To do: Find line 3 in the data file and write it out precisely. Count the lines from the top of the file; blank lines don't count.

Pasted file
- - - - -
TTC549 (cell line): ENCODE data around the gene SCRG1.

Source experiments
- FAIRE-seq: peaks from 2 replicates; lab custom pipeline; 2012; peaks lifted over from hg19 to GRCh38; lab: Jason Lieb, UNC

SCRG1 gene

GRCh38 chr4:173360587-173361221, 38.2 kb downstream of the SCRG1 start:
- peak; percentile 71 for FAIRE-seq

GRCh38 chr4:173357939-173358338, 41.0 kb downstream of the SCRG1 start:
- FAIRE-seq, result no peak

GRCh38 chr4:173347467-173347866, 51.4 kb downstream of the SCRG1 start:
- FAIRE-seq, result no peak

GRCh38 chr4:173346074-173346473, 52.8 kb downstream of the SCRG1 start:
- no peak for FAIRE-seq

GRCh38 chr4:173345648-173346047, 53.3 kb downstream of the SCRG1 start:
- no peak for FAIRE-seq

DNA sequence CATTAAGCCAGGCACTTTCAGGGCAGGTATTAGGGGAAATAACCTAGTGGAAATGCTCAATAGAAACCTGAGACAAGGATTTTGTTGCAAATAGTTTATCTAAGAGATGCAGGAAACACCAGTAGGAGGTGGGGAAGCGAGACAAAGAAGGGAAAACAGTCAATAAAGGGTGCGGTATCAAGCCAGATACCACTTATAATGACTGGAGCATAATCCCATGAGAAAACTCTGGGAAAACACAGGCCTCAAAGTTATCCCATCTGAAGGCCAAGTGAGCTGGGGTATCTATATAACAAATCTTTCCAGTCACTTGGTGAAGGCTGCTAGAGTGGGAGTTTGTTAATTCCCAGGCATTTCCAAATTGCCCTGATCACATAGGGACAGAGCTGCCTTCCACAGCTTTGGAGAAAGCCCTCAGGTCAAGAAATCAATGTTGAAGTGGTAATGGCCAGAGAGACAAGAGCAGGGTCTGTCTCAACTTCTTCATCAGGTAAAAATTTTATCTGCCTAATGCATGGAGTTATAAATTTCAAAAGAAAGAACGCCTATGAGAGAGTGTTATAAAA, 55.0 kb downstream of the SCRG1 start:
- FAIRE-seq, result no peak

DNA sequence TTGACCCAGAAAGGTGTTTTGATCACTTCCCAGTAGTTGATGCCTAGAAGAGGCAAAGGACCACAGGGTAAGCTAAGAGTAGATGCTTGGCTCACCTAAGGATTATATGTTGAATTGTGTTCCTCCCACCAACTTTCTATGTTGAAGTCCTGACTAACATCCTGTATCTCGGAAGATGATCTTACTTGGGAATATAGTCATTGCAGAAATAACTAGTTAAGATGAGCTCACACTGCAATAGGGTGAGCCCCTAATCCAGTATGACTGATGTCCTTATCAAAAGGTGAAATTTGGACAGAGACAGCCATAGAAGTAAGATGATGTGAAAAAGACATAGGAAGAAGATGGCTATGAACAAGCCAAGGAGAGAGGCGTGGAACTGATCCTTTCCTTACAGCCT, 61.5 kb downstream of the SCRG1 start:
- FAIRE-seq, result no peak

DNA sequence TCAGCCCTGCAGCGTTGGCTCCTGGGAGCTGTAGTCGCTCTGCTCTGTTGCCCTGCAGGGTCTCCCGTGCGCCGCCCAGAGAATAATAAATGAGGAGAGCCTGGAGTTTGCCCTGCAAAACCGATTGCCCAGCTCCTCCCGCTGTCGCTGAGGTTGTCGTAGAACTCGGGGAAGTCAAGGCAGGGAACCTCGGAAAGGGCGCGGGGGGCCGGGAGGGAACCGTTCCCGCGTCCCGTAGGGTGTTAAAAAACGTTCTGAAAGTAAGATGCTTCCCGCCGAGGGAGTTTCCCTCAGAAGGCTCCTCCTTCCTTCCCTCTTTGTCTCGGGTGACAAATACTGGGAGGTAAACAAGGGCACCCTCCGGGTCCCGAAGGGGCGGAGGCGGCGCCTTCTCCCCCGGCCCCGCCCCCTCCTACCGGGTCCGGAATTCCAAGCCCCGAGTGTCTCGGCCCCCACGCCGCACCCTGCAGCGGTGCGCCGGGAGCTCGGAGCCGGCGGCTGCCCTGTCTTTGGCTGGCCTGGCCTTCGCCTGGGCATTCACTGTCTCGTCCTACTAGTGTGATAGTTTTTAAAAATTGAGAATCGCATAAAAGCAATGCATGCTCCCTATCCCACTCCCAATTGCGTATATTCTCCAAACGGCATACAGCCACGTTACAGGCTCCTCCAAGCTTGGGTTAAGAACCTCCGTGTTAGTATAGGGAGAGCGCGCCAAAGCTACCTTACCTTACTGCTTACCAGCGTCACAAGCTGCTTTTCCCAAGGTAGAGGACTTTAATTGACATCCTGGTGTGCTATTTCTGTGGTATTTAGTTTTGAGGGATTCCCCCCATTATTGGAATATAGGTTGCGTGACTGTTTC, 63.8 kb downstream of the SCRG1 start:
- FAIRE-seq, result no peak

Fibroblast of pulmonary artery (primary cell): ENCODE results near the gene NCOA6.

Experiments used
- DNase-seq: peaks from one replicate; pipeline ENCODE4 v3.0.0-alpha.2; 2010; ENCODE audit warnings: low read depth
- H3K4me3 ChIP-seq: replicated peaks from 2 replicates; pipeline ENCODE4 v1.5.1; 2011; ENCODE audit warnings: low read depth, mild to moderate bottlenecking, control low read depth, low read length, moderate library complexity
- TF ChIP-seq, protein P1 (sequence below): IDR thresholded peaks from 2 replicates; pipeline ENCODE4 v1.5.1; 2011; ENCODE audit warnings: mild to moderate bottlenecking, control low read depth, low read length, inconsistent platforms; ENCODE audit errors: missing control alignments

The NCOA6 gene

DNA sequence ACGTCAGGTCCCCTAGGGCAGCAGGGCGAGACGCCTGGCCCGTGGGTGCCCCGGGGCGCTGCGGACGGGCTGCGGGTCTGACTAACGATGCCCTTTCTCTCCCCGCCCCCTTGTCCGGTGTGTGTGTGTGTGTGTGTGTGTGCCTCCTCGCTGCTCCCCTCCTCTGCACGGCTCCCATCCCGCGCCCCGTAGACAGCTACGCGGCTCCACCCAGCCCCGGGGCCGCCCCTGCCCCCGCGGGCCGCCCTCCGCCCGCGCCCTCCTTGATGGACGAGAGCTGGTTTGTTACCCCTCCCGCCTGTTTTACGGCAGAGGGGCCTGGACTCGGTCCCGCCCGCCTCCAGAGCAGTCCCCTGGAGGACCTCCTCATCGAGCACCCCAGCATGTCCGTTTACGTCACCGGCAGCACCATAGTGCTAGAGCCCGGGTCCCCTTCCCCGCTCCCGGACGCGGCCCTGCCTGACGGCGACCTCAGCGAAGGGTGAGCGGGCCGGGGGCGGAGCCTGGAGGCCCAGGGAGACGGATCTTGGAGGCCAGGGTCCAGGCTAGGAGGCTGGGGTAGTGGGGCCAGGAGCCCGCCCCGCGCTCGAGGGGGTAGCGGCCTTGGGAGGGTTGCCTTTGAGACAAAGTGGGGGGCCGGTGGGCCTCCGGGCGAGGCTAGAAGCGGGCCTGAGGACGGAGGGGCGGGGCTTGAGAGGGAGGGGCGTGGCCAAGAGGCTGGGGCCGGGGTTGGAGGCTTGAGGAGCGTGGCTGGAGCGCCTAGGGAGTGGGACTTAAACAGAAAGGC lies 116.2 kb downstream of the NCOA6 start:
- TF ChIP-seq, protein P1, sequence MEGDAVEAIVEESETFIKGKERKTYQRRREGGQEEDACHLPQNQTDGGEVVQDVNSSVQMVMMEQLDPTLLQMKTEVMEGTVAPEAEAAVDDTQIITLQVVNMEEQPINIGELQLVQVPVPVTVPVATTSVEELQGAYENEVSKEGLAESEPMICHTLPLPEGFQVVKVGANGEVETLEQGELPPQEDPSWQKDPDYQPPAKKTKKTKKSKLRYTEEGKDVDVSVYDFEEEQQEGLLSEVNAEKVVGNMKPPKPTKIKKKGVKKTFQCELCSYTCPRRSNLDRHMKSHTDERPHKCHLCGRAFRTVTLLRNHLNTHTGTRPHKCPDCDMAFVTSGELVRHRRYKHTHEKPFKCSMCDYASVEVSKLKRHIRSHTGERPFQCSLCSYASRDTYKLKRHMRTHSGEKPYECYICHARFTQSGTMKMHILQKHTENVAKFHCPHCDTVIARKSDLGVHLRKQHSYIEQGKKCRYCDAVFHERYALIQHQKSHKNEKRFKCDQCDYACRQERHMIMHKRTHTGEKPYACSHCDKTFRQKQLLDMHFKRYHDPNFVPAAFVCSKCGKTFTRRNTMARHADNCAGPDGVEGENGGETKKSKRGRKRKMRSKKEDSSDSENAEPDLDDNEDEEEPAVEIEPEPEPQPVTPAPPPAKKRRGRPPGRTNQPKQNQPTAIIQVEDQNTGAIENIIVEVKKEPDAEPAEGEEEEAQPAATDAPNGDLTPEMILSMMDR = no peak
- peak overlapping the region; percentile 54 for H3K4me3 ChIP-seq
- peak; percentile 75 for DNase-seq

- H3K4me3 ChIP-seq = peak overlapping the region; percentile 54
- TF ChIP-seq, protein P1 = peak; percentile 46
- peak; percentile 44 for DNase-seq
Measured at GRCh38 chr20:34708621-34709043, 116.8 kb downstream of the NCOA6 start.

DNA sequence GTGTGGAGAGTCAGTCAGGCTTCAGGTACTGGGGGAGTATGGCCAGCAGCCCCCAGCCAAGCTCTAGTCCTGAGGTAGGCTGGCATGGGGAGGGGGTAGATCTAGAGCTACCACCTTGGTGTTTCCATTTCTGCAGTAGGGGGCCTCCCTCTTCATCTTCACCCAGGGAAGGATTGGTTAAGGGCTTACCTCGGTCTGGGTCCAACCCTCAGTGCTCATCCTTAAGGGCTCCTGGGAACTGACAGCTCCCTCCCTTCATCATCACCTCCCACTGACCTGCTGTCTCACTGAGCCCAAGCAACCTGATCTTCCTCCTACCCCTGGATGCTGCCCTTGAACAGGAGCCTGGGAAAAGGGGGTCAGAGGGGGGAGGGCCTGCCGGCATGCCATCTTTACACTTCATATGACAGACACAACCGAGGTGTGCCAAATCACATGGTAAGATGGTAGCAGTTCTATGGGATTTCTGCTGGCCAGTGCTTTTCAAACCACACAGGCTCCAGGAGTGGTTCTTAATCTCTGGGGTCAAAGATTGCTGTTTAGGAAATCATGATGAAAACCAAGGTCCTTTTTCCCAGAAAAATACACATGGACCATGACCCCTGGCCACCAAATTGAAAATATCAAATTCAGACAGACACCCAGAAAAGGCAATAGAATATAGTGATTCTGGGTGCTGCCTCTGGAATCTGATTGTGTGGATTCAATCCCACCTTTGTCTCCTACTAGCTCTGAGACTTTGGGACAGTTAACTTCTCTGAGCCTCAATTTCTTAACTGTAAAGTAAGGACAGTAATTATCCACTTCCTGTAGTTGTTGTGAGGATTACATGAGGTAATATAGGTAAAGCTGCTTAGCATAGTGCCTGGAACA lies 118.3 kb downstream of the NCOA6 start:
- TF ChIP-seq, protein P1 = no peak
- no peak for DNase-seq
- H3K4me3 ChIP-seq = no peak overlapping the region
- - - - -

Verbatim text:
- FAIRE-seq: peaks from 2 replicates; lab custom pipeline; 2012; peaks lifted over from hg19 to GRCh38; lab: Jason Lieb, UNC